Mental health researchers have defined a phenomenon known as "religious coping"-a reliance on a spiritual belief or activity to help manage emotional stress or physical discomfort. It was this type of spiritual coping that led me to my ultimate healing. Here are some aspects of spiritual self-care that can be used to promote emotional serenity.
Prayer and Meditation
The eleventh step of the 12 steps suggests that we "seek through prayer and meditation to improve our contact with our Higher Power." (It is helpful to think of prayer as talking to God, and of meditation as letting God talk to you.)
If you believe in prayer, take regular time to pray, both by yourself and with other people. Meditation involves stilling the mind so that we can hear the "still small voice" of God within and be open to spiritual guidance. There are many forms of meditation available-TM (transcendental meditation), Zen centers, the books of Buddhist priest Thich Nhat Hanh, or the simple form of meditation described in Herbert Benson's work, The Relaxation Response. Since many people in the modern world are so mentally active, a walking meditation (consciously focusing on each step) is an excellent way to calm the mind while burning off nervous energy. Spending time in nature is also a fine way to commune with one's spiritual source.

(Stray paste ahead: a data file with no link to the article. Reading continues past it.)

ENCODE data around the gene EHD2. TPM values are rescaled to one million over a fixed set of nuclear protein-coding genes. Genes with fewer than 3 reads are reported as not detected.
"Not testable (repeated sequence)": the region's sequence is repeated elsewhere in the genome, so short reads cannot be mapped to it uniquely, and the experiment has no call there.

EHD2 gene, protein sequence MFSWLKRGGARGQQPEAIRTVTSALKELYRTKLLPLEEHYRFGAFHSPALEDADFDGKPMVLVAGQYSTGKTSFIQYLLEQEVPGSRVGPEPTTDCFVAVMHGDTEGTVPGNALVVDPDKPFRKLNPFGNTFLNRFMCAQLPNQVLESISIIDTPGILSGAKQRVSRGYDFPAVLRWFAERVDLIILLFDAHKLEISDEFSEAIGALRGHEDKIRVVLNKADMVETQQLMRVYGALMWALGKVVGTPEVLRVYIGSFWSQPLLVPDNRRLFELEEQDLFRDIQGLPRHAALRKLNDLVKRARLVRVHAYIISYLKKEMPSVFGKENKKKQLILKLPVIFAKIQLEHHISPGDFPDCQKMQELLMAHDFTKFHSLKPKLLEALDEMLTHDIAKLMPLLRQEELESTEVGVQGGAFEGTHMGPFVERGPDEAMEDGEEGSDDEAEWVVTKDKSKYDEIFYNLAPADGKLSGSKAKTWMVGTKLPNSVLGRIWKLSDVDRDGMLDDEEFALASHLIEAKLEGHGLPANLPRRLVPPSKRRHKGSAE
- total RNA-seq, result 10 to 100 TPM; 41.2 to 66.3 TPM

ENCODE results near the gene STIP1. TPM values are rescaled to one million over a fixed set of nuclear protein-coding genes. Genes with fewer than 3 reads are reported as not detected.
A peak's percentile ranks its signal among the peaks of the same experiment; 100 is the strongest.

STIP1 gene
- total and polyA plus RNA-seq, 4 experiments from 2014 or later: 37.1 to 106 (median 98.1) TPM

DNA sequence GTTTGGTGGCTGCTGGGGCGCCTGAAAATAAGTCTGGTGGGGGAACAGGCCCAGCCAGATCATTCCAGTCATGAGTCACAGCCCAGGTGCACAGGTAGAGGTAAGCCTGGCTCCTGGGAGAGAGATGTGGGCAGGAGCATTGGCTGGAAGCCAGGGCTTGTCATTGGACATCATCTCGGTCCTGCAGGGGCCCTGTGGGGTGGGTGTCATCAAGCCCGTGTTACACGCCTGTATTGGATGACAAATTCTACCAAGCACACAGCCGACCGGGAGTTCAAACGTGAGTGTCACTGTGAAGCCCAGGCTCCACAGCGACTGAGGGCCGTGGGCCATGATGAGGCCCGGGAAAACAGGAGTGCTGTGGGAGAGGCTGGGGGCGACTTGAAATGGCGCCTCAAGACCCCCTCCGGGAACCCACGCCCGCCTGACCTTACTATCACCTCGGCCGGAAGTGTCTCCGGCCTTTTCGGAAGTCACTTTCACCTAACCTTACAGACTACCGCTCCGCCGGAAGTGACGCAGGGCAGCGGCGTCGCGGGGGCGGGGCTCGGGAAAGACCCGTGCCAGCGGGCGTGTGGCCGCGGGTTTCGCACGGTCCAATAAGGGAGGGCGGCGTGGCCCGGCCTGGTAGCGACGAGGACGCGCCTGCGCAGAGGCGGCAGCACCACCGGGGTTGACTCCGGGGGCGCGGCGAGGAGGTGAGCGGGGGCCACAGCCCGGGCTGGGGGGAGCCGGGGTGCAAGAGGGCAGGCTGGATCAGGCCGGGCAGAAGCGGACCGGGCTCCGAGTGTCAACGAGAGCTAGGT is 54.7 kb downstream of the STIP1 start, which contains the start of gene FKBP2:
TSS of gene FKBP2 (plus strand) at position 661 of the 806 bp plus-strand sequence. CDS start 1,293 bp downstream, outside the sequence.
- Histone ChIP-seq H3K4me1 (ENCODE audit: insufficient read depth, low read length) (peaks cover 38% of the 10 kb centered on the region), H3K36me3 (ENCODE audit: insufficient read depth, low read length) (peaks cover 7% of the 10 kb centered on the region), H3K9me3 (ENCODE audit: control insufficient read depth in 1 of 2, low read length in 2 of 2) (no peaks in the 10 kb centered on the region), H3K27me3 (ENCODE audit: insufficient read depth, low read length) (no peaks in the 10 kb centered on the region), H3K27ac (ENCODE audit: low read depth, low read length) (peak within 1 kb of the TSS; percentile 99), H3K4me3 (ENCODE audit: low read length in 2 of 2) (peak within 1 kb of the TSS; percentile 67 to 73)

Whatever your spiritual path, worshipping with others in spiritual community is a powerful way to deepen one's faith. All spiritual traditions have emphasized joining with others as a way to gain assistance in strengthening one's spiritual life. One of the Buddha's main teachings was to "seek the sangha"-i.e., a community of like-minded believers. Similarly, one of the greatest spiritual movements of the 20th century-Alcoholics Anonymous-has made community fellowship the foundation of its healing work. Moreover, as I have discovered, the power of prayer can be enhanced in a group setting.
All spiritual traditions stress service as a part of one's spiritual path. A fundamental symptom of depression (and unhappiness in general) is self-absorption. Service allows us to transcend our suffering by shifting our focus away from ourselves. As author Tracy Thompson writes in regard to her own recovery, "Help others. Be of service. Only in this way will you find your way out of the prison of self." In this vein, an article in Psychology Today reports that volunteer work leads to a phenomenon called "helper's high"-a physiological change in the body that produces physical and emotional well being, as well as relief from stress-related disorders.
The amount of service that you perform does not have to be large. If you are feeling limited in your capacity to give, start with some form of service that requires a low level of commitment-such as nurturing a pet or a plant. Extending yourself even a little bit will be good for the recipient and good for you.
Back to Brain Maintenance
Go to Social Support